New hotel found for Utah National Guard troops in D.C. after billing dispute leads to eviction

The roughly 200 troops have been supporting law enforcement in D.C.

Utah National Guard troops operating in the nation’s capital have a new hotel Friday, after a billing dispute led to their eviction.

The approximately 200 members of the Utah National Guard have been supporting law enforcement in Washington, D.C., as protests over police brutality and racial inequality erupted after the death of George Floyd while in Minneapolis police custody.

On Thursday, D.C. Democratic Mayor Muriel Bowser formally requested President Donald Trump to withdraw “all extraordinary federal law enforcement and military presence” from the city, to include out-of-state National Guard troops.

Shortly after, Sen. Mike Lee, R-Utah, tweeted that Bowser was removing Guard troops — including Utah’s — from D.C. hotels, calling the move “unacceptable” and saying they were “being kicked to the curb by an ungrateful mayor.”

In a statement on Friday, Lee said the Utah troops had finished their shift in D.C. at 3 a.m. EDT on Friday and were “forced out of their hotel” by 11 a.m. EDT with another shift scheduled for that evening.

The Utah National Guard confirmed that they were informed on Thursday night “that our service members would be relocated from their hotels” and that “their housing situation has not been resolved.” But hours later on Friday, an updated statement said the Utah Guard was informed by the D.C. National Guard that a different hotel had been identified, and the issue “resolved.”

“The soldiers will relocated to the new hotel today,” the statement said, without providing details about what had occurred.

The issue seems to have stemmed from who was footing the hotel bill.

Responding to Lee on Friday, Bowser said during a press conference that “D.C. residents cannot pay” for the Guard’s rooms.

“So either the Department of the Army or their home states will have to care of their arrangements,” she said.

A spokesperson for the National Guard Bureau said that some Guard personnel were “quartering in hotel accommodations which had preexisting contractual agreements” with the city.

“Out of respect for existing agreements those facilities have with the city government, those service members have been relocated,” Master Sgt. Michael Houk told ABC News.

Later on Friday, Bowser told reporters that “at no time did we intend or certainly would we be able to affect evicting any Guardsman from any hotel,” clarifying that the hotel rooms were reserved for COVID-19 responders and paid for by the city.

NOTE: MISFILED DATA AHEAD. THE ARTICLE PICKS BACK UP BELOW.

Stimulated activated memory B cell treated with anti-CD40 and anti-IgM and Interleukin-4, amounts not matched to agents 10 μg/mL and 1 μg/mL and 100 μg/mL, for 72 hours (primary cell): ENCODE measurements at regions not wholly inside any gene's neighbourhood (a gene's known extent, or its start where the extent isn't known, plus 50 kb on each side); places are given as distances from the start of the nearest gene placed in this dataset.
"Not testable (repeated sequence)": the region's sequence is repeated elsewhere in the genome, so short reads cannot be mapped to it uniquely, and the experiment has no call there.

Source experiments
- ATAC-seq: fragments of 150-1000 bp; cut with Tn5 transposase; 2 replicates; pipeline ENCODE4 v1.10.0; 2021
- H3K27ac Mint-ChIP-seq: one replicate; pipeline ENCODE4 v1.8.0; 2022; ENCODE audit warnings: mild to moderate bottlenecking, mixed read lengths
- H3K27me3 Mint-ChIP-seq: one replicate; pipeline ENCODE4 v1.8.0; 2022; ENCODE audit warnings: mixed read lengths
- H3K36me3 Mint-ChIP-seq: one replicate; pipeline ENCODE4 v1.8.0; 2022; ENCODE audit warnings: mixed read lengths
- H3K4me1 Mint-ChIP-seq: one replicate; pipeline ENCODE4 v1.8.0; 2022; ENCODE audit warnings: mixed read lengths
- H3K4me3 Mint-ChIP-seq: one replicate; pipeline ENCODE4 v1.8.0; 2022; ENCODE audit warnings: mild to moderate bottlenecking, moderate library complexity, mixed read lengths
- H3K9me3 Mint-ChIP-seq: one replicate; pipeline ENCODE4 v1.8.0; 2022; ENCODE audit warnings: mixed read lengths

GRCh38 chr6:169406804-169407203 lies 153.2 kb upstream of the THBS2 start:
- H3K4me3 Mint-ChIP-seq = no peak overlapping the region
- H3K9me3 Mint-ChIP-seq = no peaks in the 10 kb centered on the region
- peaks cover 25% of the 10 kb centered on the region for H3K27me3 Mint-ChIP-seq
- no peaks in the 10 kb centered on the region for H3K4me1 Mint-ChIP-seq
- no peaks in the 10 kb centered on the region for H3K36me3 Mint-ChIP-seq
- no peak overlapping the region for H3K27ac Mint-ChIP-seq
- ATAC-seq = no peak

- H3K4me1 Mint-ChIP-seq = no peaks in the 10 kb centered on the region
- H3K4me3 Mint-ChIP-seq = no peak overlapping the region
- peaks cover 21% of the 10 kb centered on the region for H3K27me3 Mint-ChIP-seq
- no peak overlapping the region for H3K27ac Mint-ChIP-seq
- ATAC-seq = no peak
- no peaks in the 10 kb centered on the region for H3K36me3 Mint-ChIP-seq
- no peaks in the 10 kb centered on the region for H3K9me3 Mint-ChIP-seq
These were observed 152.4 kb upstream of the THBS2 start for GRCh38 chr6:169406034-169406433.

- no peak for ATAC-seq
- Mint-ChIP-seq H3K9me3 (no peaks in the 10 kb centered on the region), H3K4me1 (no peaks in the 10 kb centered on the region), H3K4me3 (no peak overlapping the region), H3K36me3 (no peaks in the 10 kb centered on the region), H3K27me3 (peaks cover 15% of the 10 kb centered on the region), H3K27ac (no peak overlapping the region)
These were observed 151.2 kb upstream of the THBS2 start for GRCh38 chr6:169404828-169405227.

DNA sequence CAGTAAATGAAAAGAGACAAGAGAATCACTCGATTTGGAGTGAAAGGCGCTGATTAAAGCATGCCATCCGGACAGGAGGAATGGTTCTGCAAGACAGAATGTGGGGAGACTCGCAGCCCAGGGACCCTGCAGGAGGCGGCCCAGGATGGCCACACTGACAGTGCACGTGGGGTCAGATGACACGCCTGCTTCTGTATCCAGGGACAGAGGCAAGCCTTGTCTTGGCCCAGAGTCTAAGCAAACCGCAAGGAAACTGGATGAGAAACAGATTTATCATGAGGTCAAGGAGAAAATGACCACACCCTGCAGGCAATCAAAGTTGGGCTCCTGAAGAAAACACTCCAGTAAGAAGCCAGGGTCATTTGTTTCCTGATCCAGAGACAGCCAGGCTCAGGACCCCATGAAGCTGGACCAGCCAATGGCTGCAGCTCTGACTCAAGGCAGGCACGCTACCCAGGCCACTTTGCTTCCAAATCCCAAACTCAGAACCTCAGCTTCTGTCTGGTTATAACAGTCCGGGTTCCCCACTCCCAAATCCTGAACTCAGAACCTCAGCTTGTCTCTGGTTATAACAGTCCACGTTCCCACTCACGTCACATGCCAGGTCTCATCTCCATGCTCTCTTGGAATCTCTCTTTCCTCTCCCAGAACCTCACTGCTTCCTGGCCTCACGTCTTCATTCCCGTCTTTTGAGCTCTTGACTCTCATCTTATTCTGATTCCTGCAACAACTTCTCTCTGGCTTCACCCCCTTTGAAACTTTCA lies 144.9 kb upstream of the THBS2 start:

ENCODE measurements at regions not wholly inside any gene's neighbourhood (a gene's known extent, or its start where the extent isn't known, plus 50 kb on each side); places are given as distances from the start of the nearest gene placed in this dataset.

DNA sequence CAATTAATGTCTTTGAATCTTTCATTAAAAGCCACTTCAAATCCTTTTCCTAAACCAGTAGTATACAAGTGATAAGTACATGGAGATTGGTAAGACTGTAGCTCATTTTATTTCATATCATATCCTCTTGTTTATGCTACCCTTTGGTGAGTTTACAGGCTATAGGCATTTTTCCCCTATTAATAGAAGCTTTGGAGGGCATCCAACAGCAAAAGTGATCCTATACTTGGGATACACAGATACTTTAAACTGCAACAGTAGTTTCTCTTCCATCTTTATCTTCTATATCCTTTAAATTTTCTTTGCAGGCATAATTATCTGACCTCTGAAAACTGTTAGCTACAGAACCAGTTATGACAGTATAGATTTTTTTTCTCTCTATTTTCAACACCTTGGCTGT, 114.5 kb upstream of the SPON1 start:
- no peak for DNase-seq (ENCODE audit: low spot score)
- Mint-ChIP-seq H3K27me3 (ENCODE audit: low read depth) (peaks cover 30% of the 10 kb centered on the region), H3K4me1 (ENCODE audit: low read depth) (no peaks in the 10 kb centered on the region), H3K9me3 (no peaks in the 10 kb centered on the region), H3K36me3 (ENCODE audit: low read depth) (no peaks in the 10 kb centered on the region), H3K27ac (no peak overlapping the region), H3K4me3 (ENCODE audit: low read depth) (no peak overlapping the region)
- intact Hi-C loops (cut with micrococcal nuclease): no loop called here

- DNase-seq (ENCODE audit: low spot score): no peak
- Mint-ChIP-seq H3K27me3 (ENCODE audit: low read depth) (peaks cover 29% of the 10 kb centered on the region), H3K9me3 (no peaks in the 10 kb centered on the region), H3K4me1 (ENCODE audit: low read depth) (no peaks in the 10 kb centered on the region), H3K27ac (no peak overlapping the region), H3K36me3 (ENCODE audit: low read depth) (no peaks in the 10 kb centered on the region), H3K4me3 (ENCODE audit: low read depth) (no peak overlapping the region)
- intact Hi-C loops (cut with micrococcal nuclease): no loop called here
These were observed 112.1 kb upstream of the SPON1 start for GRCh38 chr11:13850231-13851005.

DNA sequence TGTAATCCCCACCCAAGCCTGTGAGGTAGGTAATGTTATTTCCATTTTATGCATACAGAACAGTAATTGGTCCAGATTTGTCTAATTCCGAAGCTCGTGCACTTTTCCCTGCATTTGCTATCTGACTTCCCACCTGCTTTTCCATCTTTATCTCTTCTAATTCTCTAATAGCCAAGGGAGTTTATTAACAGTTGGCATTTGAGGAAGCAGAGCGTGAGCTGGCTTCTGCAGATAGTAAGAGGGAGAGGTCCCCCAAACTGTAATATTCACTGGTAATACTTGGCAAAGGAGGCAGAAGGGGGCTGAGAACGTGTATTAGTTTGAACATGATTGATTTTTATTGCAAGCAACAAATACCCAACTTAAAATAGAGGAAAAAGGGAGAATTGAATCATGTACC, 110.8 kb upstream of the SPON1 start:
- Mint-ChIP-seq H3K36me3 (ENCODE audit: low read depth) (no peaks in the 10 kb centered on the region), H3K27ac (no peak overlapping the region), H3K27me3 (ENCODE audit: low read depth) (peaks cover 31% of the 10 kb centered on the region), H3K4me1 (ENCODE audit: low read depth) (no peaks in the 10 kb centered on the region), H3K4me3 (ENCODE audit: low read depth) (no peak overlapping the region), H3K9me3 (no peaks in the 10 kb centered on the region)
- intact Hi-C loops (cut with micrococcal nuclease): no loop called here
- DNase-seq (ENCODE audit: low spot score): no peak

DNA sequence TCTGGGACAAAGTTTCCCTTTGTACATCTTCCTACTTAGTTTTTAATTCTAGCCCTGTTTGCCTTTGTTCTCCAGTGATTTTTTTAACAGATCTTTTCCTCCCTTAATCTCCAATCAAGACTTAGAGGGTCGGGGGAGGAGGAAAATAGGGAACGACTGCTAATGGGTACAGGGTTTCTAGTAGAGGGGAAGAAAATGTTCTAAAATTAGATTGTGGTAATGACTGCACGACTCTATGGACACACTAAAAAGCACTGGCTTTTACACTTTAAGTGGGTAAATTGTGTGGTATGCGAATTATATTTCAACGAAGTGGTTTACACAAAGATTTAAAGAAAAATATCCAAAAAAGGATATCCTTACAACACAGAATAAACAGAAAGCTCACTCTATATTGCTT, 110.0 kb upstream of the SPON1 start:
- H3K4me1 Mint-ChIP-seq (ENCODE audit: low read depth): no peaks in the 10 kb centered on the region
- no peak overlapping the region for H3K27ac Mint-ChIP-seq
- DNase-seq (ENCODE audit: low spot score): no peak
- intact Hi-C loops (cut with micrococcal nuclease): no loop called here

“So our message to the hotel was that if they are going to use the rooms that we reserved, then they are going to have to pay for them, and you have to refund us our money,” she said.

It’s unclear how many out-of-state Guard personnel operating in D.C. were affected.

In a tweet, Trump called Bowser “incompetent” after requesting to remove federal law enforcement and military troops from the city, accusing her of “fighting” with the National Guard and threatening to “bring in a different group of men and women” if the Guard wasn’t treated “well.”

The Utah Guard unit deployed to the nation’s capital raised eyebrows earlier this week because the troops seen guarding the White House — though unarmed — are special operations soldiers from the 19th Special Forces Group (Airborne).

Controversy has erupted over the use of the U.S. military in responding to protests with several retired senior military officers criticizing the administration’s threats to deploy active duty troops domestically. While several active duty units were moved and put on standby in case they were needed in D.C., none went into the city as protests remained mostly peaceful. And on Friday, a U.S. official confirmed to ABC News that those units were going home.

Instead, it’s been the task of more than 41,000 Guard personnel across the country to assist state and local law enforcement. But some argued that putting soldiers from secretive commando units — like this one from Utah — into the fray may erode the public’s trust in the military.

Guard members, as opposed to active duty service members, hold full-time civilian jobs while also serving part-time in the U.S. military.

On Wednesday, the Utah National Guard tweeted photos of its unit in D.C. cleaning graffiti and raking debris after a night of protests near the White House. The organization has also tried to educate the public on how to distinguish Guard troops from law enforcement.

ABC News’ Luis Martinez and Lauren Lantry contributed to this report.

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